I’m no Street Fighter expert – I’ve hundreds on the clock rather than the thousands that might qualify me to have an opinion worth taking seriously – but 6’s willingness to usher you past the finickety stuff of remembering input commands and combo strings puts you much closer to the strategy. It certainly makes it quicker to get to the essence of the combat, and it quickly reveals Street Fighter 6 to be a more complex thing than you might have first thought.
At first sight I thought it seemed like Street Fighter 6 was forgoing the more in-your-face combat of Street Fighter 5 for something more grounded like Street Fighter 4. Play it though, and you think maybe it’s going for something akin to Street Fighter 3 with its parries. Or maybe, even, it’s just going for Street Fighter 5 with its aggressive Drive Impact moves, until you come across 6’s analogue of the beloved focus attack dash cancel as you break out of a parry to head into a Drive Rush and all of a sudden you’re thinking of Street Fighter 4 again.
The really exciting thing about Street Fighter 6 right now is how rather than playing like any of its predecessors in particular it somehow plays like all of them at once. The masterstroke here, alongside that new approachability, could well be how it manages to bring all the different philosophies of Street Fighter together into one cohesive whole. The new Drive system is tasked with that, governed by a six meter bar you draw upon to utilise one of five techniques for combat, each of them feeling like a reminder of a Street Fighter past.
“It’s quite different how we came up with the Drive system,” explains Nakamura of the returning mechanics like parrys and focus attack dash cancels have come back under the umbrella of the new system. “We were envisioning the outcomes and strategic experiences that players will eventually have and over time it just happened to include something like a parry system, and something like drive impact and so on. We’ve a lot of respect for for all these past games, but we started from wanting these experiences to happen over time. In terms of the Drive Gauge itself, we were calling it the concentration system where it represents the concentration that a competitor might have, and the overall concept came naturally and organically.from there.”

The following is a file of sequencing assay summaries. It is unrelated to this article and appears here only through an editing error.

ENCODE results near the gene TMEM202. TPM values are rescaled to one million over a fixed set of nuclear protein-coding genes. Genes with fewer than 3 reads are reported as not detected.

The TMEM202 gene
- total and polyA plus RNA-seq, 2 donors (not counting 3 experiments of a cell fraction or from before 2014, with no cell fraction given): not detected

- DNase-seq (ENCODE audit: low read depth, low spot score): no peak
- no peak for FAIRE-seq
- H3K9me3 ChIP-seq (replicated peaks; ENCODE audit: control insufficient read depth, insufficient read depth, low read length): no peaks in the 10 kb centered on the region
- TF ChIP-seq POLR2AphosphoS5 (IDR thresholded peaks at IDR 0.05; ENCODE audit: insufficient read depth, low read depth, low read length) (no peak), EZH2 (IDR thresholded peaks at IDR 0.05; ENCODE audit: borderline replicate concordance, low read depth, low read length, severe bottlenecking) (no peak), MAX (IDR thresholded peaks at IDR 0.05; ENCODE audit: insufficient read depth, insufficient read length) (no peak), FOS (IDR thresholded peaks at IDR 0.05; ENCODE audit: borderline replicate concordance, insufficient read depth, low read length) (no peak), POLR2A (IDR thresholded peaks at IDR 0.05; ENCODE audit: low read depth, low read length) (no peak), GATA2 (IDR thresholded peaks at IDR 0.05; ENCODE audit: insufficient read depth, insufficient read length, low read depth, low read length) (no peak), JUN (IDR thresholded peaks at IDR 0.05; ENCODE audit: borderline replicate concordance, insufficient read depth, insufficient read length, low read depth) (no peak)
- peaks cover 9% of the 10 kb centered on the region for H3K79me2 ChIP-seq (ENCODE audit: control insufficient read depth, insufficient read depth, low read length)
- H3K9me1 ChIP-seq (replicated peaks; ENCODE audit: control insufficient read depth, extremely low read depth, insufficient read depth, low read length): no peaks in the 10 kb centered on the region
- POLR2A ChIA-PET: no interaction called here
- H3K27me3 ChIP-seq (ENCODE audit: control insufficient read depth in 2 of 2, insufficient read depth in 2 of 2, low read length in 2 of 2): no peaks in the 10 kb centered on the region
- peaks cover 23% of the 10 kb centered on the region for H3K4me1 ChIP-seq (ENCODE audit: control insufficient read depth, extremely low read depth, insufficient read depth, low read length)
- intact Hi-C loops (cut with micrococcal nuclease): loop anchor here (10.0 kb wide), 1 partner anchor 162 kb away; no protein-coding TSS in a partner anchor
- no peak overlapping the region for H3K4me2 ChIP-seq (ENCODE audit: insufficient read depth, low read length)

It means that for all the simplicity that Street Fighter 6 offers via its new control method, the depths are truly delicious. It’s a Street Fighter that accommodates so many different types of play, one that offers instant gratification and yet still looks to reward serious study. There’s no better example of how effective it is in how easy it is to engage with Jamie, the drunken master who speaks to the flexibility of Street Fighter 6. Play with the Modern control scheme and within seconds you’re unleashing strings of elaborate attacks, pausing here and there to take on more booze to unlock further movesets – his appeal is instantly obvious, the quirky timing of the drunken master so satisfying that it feels natural after a couple of rounds playing with the simpler controls to kick off the training wheels and start to figure out how he really ticks.
Conversely, get to grips with Ryu on the Classic scheme and it’s easy to get lost because there’s now so much on offer thanks to his freshly added charge and punchy new fireball on top of all the options the Drive Gauge presents. I’ve only played for 30 minutes or so, but already the head’s spinning with the possibilities Street Fighter 6 presents.
And they’re possibilities that are in the grasp of mere mortal players like myself, which is what makes Street Fighter 6 such a prospect. It’s a fighting game designed so that we can all engage with its intricacies, and a Street Fighter that we can all get excited about. In that way it really does feel like Capcom’s signature series is properly back – and it feels fantastic.